SAFe stands for “Scaled Agile Framework.” It is a collection of tools and processes designed to help large organizations transition their teams from traditional software development approaches to Agile ways of working.

SAFe has five key components: Lean-Agile leadership, team, and technical agility, program portfolio management, DevOps, and fuller systems thinking.

These components seek to effectively create an agile organizational structure by supporting teams with the right organizational structures; providing clear job roles and guidance; cascading metrics throughout the enterprise; operationalizing involvement of all stakeholders (i.e., customers); and encouraging rapid execution cycles.

Together, these elements enable leaders to develop complex projects in shorter sprints through increased collaboration between distributed teams while remaining connected to core business objectives.

Roles and responsibilities in SAFe

Product management collaborate with multiple stakeholders


SAFe is an Agile framework based on the Scaled Agile Framework (SAFe). It distills and structures multiple Agile approaches into a single unified approach for maximum agility at scale. In SAFe, teams are composed of cross-functional members who engage in different roles and responsibilities, breaking out of traditional organizational silos to achieve more potent ways of working together and adapting their processes periodically.

Teams are intertwined with the organization’s greater strategy, where engaging activities take place across responsibility fields such as engineering, operations, or product management.

The key roles within this distributed practice are System Architect/Engineer, Product Manager/Product Owner, Analysis/UX Designer, Continuous Delivery Engineer (DevOps), Program Leader, and Embedded Team Member.

Each role is tightly interrelated within a matrix organization, but with autonomous and specialized functions. This approach enables teams to rapidly deliver, and reorient reactive improvement plans based on delivers and strategic planning where synergies must be actualized or problems corrected. Interestingly enough, traditional roles are only valued if the goal of completing processes timeously is realized autonomously.

Advantages and limitations of SAFe

SAFe, or the Scaled Agile Framework, is a popular Agile methodology focused on larger/scalable teams and projects.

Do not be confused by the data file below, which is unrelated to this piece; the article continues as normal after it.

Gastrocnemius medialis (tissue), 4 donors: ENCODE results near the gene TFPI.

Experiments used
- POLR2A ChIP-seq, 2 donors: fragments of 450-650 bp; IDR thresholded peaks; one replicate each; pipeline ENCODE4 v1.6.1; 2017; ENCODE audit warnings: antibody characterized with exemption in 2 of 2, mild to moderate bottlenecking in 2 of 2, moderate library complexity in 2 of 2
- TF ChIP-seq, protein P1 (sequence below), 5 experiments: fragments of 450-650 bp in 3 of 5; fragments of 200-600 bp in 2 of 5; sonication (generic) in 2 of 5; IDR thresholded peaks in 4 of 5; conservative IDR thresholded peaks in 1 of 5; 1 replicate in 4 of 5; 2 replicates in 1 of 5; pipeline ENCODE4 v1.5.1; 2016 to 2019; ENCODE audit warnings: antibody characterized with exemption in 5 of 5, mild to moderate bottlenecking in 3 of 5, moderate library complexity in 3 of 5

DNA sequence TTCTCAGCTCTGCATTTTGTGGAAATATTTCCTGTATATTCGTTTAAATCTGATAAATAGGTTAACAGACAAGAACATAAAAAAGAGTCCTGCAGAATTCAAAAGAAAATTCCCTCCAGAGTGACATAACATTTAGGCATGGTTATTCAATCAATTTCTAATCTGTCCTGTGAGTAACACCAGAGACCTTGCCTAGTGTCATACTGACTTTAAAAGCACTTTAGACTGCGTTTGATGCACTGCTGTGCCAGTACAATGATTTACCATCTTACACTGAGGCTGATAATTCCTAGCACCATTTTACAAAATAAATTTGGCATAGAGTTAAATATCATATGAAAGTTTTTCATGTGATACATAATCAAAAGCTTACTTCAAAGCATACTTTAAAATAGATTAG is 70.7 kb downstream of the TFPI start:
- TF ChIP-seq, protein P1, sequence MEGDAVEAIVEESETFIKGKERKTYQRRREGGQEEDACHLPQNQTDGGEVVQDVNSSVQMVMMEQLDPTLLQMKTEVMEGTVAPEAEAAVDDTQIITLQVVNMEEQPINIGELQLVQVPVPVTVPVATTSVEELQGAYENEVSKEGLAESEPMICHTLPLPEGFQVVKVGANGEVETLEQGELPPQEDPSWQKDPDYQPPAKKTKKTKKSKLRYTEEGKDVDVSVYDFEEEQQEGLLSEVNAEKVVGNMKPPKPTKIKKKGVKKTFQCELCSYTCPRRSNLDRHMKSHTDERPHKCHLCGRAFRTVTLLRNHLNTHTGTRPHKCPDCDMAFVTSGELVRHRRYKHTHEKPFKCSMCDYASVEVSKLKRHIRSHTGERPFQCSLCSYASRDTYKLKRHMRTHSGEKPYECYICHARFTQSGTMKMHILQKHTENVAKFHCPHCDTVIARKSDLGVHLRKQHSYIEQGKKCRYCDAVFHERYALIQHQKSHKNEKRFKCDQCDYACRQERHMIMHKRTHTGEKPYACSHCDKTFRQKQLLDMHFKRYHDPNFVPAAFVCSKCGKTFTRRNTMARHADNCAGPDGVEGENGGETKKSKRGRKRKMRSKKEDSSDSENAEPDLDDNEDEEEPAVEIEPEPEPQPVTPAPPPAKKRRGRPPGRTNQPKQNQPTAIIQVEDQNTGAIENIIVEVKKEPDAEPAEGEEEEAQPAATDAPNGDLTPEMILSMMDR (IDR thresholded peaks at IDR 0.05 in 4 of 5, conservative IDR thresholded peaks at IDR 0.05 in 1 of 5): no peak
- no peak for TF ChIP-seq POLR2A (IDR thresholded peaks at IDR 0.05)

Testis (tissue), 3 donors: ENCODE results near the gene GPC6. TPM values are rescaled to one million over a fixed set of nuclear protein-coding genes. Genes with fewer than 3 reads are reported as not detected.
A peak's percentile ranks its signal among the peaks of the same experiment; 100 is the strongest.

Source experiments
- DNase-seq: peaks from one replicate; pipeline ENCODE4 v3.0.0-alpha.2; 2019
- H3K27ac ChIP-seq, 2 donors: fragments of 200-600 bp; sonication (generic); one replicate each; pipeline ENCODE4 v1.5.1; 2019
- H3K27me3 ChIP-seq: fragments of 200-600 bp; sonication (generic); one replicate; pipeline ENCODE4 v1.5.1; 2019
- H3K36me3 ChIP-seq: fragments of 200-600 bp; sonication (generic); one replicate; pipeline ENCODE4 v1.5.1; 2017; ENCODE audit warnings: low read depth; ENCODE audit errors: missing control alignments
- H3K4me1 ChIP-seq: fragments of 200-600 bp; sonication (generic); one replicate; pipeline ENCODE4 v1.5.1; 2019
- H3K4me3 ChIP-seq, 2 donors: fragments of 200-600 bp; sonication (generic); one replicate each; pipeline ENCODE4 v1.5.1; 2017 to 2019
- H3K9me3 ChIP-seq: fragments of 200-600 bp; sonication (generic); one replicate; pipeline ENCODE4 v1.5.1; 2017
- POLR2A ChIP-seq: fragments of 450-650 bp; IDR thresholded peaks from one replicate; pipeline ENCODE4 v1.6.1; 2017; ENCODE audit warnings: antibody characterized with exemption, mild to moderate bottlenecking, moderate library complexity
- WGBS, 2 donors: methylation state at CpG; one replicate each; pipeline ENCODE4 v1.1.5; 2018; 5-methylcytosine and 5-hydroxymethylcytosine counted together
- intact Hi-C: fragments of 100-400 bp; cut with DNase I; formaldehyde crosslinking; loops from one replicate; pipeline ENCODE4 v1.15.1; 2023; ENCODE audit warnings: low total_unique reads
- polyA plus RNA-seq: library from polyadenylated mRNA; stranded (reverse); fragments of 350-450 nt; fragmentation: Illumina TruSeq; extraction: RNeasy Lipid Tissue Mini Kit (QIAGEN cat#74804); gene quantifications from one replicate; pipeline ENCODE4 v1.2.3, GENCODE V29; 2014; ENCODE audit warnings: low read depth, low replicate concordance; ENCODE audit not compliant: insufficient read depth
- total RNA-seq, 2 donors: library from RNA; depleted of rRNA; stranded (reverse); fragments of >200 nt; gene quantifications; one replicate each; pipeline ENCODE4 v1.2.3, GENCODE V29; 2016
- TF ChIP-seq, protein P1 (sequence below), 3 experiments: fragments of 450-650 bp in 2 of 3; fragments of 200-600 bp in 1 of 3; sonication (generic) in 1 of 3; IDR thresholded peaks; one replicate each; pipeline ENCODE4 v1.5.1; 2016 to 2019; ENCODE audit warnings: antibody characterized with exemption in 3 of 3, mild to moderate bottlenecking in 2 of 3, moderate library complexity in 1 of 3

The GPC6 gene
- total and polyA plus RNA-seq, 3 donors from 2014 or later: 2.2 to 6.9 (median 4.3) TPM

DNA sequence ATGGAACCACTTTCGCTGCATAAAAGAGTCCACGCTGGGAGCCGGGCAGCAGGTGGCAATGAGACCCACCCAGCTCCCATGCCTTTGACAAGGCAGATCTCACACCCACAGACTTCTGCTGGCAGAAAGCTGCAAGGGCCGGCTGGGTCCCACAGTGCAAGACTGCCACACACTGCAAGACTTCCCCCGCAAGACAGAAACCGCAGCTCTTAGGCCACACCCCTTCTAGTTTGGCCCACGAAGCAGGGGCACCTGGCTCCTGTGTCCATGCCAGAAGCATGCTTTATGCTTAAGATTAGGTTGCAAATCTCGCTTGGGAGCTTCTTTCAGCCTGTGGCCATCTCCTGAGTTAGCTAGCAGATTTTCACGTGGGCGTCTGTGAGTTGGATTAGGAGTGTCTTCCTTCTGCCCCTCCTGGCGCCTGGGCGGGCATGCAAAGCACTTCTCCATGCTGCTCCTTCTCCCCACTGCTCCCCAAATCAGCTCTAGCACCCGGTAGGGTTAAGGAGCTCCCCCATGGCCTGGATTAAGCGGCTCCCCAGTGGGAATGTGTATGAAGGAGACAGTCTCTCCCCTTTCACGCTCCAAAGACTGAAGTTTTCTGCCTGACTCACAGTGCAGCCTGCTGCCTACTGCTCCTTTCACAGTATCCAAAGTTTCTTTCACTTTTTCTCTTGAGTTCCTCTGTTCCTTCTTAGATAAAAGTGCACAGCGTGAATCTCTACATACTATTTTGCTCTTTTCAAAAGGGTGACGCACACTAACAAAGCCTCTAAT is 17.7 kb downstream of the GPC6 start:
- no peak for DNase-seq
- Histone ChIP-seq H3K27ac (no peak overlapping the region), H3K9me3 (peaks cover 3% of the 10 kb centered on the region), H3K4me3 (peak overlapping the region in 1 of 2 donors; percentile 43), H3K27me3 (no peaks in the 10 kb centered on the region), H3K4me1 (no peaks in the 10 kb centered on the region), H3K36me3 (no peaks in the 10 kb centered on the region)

Among its advantages are increased scalability and flexibility to accommodate large Agile teams; heightened levels of coordination among multiple stakeholders; reduction of waste throughout process cycles; and efficient task management via well-defined methods such as subsetting and breaking up iterations into months or sprints.

While there are various distinct advantages inherent in this framework, there can be some limitations related to team size increases that occur when scaling with SAFe.

When frameworks become larger in scope, roles, and responsibilities may start becoming unclear- communications tensions alike can arise between development and operations- making it harder to move forward with any level of agility.

It’s also important to keep in mind SAFe is centered on a steady pace of iteration which requires reliable/consistent remote collaboration and cooperation between teams as stakeholders work independently.

Comparing Scrum and SAFe

SAFe vs Scrum


Team size and scalability considerations

When it comes to team size and scalability, Scrum and SAFe can offer very different experiences. Scrum is generic enough that teams of any size are welcome to use the framework, and each person still typically takes on multiple roles within a single project or product. Therefore, at its core, Scrum is perfect for small-scale software projects with an adaptive development process because only dedicated resources are required.

On the other hand, SAFe requires more commitment since large organizations — such as enterprises — need to adopt it and model their departments according to SAFe’s holistic approach. This means incentives must be introduced while different processes need reengineering, making this Agile framework a suitable solution from medium-to-large-sized software projects requiring an agile methodology. Ultimately, developers will need to take on roles and responsibilities determined by the SAFe framework setup.

Project management and coordination differences